Task 2 Essays

by Michelle

An essay in Task 2 is a piece of formal writing which discusses a particular issue, situation or problem. There are three main types of discursive essays in IELTS tests:

  1. For and against essays
  2. Opinion essays
  3. Essays suggesting solutions to problems

A model essays should consist of:

  • a) an introductory paragraph in which you clearly state the topic to be discussed;
  • b) a main body, in which points are clearly stated in separate paragraphs and exemplified or justified; and
  • c) a closing paragraph summarizing the main points of the essay, in which you state/restate your opinion, and/or give a balanced consideration of the topic.

No matter what type of essay you are writing, you must provide some facts, evidence and information. When you explain the problem - evaluate it; say when/where/who for it is especially difficult. If you present an idea of solution - discuss it; say what its good and bad sides are. Add examples from your own experience to support what you're saying. In any essay the logical sequence of information is very important. Jumping from one idea to another is very bad for you score, all ideas must be connected logically. Another important thing is "smart" words - try to use them as much as you can, because this also affects your score. Punctuation is important too.

Important points:

  • Present each point in a separate paragraph. A well-developed paragraph contains a clear topic sentence, which summarizes the contents of the paragraph, as well as a clear justification, explanation or example in support of the point presented.
  • Before you begin writing, you should always make a list of the points you will present (make a draft)
  • Do not use informal style (e.g. contracted forms, colloquial language...) or very strong language such as, I know, I am sure...
  • Use appropriate linking words/phrases to show the links between paragraphs, as well as to link sentences with paragraph.
  • Well-known quotations, rhetorical questions or thought-provoking statements could be used to make your essay more interesting.

Typical structure

To begin with, let's quickly review the meanings of the words 'sentence', 'paragraph' and 'essay'. In very basic terms, a sentence is a group of words, a paragraph is a group of sentences and an essay is a group of paragraphs. IELTS essays typically employ 4 paragraphs (5 (sometimes, 6) paragraphs are better) and each of these paragraphs typically employs 4 sentences each. So right away, we know that our essay response is going to have 15 or 16 sentences in it, each sentence performing its own job with the collective goal of supporting the central argument of the essay. Let's take a quick look at an effective essay structure and the various sentence types that make it up:

Introductory paragraph

  • A sentence providing some general background information on the essay topic.
  • A detailed background information sentence narrowing the essay topic towards the thesis.
  • The 'thesis', which acts as the writer's statement of argument.
  • An outline sentence that presents 2 broad points in support of the thesis.

These points are to be discussed in the coming 2 paragraphs.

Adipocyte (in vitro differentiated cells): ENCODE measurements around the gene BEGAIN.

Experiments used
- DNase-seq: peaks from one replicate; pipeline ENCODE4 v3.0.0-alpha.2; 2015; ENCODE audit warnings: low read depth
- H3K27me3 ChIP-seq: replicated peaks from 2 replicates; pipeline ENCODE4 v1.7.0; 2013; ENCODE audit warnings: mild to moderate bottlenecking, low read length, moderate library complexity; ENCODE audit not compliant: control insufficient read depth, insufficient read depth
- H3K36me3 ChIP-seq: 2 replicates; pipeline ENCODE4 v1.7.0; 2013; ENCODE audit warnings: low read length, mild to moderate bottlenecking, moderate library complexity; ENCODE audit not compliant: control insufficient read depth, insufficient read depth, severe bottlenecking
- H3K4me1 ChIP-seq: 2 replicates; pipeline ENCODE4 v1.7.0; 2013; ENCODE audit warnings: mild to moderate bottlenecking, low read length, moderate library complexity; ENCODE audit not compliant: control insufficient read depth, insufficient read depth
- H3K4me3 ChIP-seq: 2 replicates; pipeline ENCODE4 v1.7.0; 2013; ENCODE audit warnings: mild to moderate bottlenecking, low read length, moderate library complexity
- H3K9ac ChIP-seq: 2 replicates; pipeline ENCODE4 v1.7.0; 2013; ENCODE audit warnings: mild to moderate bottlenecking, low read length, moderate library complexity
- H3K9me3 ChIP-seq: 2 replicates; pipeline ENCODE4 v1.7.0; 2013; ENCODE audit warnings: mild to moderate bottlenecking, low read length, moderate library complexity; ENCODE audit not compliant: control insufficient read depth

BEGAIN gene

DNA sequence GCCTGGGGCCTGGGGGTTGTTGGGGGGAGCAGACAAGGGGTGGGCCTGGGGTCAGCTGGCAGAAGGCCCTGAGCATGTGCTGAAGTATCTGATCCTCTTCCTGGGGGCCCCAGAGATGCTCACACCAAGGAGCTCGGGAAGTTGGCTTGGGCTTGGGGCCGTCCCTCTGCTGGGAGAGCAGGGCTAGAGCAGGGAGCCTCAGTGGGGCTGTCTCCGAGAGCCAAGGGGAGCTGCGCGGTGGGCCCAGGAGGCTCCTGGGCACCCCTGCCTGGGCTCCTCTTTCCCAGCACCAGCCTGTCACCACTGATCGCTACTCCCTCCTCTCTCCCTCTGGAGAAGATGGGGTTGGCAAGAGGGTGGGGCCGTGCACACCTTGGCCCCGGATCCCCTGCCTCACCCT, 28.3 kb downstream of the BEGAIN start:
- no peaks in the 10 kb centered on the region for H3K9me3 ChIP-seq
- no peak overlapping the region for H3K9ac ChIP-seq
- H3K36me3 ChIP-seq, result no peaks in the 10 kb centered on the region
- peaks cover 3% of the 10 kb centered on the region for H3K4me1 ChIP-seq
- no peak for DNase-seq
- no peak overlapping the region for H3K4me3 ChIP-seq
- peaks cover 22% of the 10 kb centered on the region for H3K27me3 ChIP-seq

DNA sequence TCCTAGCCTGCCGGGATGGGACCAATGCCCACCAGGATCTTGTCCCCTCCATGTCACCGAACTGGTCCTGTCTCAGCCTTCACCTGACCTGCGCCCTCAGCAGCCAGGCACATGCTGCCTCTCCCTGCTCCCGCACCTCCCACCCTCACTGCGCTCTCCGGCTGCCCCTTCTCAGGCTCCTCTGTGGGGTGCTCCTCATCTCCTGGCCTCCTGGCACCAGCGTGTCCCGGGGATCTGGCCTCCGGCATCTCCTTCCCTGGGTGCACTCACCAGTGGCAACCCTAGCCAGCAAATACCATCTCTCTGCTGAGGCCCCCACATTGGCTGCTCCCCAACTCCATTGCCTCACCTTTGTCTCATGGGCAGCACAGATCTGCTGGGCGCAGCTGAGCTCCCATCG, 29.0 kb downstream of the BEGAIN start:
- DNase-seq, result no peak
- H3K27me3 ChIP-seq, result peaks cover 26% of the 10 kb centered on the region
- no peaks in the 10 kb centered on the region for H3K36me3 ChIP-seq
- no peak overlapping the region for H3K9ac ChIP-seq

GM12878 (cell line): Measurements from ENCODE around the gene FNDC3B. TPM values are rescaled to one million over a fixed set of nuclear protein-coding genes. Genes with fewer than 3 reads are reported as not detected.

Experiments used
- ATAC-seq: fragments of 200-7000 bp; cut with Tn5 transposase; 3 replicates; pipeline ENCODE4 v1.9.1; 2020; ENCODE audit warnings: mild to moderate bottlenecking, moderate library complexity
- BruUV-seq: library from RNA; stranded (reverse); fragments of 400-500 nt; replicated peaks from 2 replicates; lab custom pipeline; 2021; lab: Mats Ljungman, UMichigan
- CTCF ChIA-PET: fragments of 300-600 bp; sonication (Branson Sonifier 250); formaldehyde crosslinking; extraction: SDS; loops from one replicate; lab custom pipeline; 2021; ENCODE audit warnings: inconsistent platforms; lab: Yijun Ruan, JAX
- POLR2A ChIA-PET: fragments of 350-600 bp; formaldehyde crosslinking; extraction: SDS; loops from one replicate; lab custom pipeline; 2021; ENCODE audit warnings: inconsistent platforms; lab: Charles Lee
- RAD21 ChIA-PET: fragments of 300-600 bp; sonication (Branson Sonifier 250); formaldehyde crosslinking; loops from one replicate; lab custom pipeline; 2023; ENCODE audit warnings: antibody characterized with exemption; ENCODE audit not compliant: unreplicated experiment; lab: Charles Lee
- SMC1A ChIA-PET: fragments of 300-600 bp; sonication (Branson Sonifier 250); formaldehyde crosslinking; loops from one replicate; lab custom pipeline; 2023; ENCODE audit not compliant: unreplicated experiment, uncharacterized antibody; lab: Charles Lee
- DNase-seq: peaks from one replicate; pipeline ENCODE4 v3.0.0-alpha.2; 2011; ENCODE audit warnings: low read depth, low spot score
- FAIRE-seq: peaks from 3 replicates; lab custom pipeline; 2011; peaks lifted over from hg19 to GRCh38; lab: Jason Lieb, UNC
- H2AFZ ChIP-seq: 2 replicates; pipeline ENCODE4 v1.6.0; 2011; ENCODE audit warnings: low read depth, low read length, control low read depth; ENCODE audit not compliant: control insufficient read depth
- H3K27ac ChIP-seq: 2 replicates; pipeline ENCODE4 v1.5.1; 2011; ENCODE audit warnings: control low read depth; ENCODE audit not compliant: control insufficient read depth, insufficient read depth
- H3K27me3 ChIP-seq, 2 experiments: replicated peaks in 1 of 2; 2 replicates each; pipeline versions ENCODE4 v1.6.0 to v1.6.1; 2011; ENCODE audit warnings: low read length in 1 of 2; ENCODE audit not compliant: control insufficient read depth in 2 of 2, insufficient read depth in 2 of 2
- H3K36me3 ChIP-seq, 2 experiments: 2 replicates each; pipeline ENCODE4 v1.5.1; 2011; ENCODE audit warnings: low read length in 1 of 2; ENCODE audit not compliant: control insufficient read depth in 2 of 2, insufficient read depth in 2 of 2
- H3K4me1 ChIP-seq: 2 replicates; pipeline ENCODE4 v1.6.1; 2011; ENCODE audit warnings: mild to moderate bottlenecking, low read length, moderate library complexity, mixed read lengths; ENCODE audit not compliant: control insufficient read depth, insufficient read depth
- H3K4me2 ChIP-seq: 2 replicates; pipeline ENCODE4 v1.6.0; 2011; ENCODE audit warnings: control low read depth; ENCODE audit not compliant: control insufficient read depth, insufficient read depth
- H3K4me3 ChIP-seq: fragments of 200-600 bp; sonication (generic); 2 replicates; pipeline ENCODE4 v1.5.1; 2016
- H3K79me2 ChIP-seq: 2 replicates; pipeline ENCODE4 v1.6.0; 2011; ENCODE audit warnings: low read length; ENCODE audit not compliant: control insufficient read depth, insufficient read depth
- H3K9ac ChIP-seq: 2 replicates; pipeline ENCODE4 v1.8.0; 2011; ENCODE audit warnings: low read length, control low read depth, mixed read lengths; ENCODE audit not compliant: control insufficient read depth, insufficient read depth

Main body

  • Supporting paragraph 1
    • A topic sentence illustrating the first point given in support of the thesis.
    • An example that shows the topic in action.
    • A discussion sentence that shows how the example links to the topic of this paragraph.
    • A conclusion sentence that shows how this whole paragraph links back to the author's thesis.
  • Supporting paragraph 2
    • A topic sentence illustrating the first point given in support of the thesis.
    • An example that shows the topic in action.
    • A discussion sentence that shows how the example links to the topic of this paragraph.
    • A conclusion sentence that shows how this whole paragraph links back to the author's thesis.
  • Concluding paragraph
    • A sentence that summarizes the 2 points discussed in the supporting paragraphs.
    • A sentence that restates the thesis in different words.
    • A final sentence that present either a prediction or a recommendation based on the topic of the essay.

The above structure is effective for a number of reasons. For one, it presents the writer's argument early on and follows this with an outline sentence, which provides a 'road map' of sorts for the rest of the essay. In doing this, the reader can very clearly see the direction the essay is going even before the first supporting point is made. A second reason this structure proves effective is that it consistently refers itself back to its thesis (please see the final sentence in each of the supporting paragraphs) and this helps ensure that all points given by the student are working in support of the essay's overall goal. Finally, the essay finishes with a concluding paragraph that mirrors the introduction, giving the essay a sense of continuity throughout.

By following a structure like this, a student of even moderate grammatical capabilities can compose a written piece where all sentences work cohesively together, giving the entire work a sense of unity. This unity goes a long way to help convince the reader to agree with the argument presented in the thesis and this means a much better chance of scoring well on the IELTS examination.

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